"Since the creation of the Irish State, there has been a very close relationship between UK citizens and Irish citizens and I am convinced that that will continue," Ms Villiers said. "After all, the common travel area we enjoy between our two countries was in existence for decades before we joined the EU...there's no reason why it shouldn't continue [if a Brexit occurs]."

    That it has been in existence for decades before EU accession means absolutely nothing at all, because the UK and Ireland joined at the same time, partly to avoid possible problems with UK-Ireland arrangements.

    This time, on the contrary, the UK will be outside a huge customs union which Ireland will be inside. That is not a minor issue, and it is a reason why the CTA cannot simply continue as before - unless the UK can negotiate EEA membership.

    cordially,
    Scofflaw


  • Moderators, Science, Health & Environment Moderators Posts: 19,350 Mod ✭✭✭✭Sam Russell


    The CTA does not apply to all people. Many years ago, I had a Chinese friend whose husband was a Junior Doctor in Dublin who then got a job in Scotland. He was born in Hong Kong and was free to travel to the UK under CTA. (I think he may have had a UK passport). His wife, who was born in mainland China, was not allowed to travel without a visa - she could live in Ireland without a visa but not travel to Scotland. If she was caught in Scotland she would have had great difficulties.

    CTA applies to citizens (and subjects) of each country. EU citizens are covered by other arrangements.


  • Moderators, Business & Finance Moderators Posts: 9,987 Mod ✭✭✭✭Jim2007


    Theresa Villiers appears to think the CTA will be ok. Certainly alot of conflicting signals out there.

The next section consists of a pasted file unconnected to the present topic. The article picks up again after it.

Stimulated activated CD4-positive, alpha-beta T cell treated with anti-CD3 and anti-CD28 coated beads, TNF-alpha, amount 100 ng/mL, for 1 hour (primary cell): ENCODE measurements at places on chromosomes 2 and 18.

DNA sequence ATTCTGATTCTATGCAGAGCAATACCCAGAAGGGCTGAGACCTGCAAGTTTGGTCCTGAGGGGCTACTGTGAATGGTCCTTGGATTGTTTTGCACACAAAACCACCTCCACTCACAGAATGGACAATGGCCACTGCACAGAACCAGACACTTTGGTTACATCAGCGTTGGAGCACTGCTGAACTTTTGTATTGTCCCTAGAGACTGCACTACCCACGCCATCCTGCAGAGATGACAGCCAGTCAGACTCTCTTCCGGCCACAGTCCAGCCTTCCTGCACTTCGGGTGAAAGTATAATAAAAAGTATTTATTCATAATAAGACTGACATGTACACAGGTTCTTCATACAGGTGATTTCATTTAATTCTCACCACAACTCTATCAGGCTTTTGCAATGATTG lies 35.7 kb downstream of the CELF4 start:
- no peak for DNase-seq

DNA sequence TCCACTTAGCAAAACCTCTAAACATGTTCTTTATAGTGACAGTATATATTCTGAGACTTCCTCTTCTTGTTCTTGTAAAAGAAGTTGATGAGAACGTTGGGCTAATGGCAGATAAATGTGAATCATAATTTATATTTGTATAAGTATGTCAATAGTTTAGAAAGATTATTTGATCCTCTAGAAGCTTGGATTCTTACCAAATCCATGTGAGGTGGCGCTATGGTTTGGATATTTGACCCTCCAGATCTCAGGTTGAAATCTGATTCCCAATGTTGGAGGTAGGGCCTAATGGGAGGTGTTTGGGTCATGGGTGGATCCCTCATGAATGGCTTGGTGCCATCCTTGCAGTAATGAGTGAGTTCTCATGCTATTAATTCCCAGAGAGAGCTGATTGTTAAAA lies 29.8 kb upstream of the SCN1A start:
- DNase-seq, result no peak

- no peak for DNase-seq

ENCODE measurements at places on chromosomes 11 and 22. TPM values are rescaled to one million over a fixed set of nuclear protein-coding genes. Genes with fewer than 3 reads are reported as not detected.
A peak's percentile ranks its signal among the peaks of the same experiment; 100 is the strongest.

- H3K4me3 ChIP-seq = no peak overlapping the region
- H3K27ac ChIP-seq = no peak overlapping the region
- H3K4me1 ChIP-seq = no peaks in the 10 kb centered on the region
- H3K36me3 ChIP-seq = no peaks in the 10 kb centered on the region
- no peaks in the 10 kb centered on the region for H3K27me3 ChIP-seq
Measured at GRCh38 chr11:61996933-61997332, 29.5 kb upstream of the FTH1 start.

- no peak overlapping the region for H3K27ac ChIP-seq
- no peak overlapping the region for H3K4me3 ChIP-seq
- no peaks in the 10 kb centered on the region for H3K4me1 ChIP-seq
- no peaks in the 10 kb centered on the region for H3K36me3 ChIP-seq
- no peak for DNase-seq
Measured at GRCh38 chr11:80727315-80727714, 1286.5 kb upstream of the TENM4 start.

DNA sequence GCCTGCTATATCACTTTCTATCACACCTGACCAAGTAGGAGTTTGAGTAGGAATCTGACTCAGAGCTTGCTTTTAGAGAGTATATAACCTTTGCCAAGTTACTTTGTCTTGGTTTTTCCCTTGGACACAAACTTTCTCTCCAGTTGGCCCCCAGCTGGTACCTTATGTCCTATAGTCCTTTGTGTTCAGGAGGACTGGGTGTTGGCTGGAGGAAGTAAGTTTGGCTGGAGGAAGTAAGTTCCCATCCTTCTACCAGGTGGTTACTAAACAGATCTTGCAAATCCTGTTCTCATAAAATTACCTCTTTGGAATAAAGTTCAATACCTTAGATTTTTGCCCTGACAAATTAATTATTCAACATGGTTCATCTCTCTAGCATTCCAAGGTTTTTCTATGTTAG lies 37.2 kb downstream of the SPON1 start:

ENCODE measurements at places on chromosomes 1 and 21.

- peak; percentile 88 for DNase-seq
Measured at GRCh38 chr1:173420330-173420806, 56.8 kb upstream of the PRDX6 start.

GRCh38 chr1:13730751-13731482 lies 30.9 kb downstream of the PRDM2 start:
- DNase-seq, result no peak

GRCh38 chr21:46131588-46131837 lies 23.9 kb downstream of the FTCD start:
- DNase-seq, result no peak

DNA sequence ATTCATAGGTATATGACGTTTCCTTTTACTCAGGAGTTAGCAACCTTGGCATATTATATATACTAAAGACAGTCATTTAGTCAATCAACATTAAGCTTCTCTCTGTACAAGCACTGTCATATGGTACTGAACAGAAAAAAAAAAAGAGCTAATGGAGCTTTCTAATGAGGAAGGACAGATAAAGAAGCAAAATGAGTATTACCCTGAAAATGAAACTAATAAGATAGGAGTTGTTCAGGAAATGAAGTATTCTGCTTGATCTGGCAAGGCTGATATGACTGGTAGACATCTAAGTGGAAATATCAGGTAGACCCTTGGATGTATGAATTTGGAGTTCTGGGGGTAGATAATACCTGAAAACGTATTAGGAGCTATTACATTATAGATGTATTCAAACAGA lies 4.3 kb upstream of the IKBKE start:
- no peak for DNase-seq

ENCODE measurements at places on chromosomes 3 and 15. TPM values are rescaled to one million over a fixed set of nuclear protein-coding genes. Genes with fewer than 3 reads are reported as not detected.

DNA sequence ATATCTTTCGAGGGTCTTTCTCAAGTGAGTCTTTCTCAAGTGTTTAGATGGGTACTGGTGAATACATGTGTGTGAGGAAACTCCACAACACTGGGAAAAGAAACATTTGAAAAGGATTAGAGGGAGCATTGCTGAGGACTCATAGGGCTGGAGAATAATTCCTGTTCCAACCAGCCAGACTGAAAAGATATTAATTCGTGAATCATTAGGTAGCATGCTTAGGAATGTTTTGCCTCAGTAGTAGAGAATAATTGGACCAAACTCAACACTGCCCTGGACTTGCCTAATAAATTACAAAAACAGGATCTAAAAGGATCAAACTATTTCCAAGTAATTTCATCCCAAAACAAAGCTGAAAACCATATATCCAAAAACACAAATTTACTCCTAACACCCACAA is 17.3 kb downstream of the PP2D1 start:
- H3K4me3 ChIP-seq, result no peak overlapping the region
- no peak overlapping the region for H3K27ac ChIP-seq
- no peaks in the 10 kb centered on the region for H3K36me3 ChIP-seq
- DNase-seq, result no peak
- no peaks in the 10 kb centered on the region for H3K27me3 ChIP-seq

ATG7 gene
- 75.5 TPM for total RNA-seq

Well the reality is the if the UK leaves the EU, the Irish borders both land and sea become the EU borders and yes there will have to be both passport and customs controls on them. Whatever agreements the UK would obtain after an exit would have to be policed at Irish borders.

    It is possible for a non-EU member to join Schengen and if both Ireland and the UK were to join then passport control could be avoided, but customs controls would still need to be applied.


  • Moderators, Science, Health & Environment Moderators Posts: 19,350 Mod ✭✭✭✭Sam Russell


    Jim2007 wrote: »
    Well the reality is the if the UK leaves the EU, the Irish borders both land and sea become the EU borders and yes there will have to be both passport and customs controls on them. Whatever agreements the UK would obtain after an exit would have to be policed at Irish borders.

    It is possible for a non-EU member to join Schengen and if both Ireland and the UK were to join then passport control could be avoided, but customs controls would still need to be applied.

    Look at Switzerland for an example of what is possible.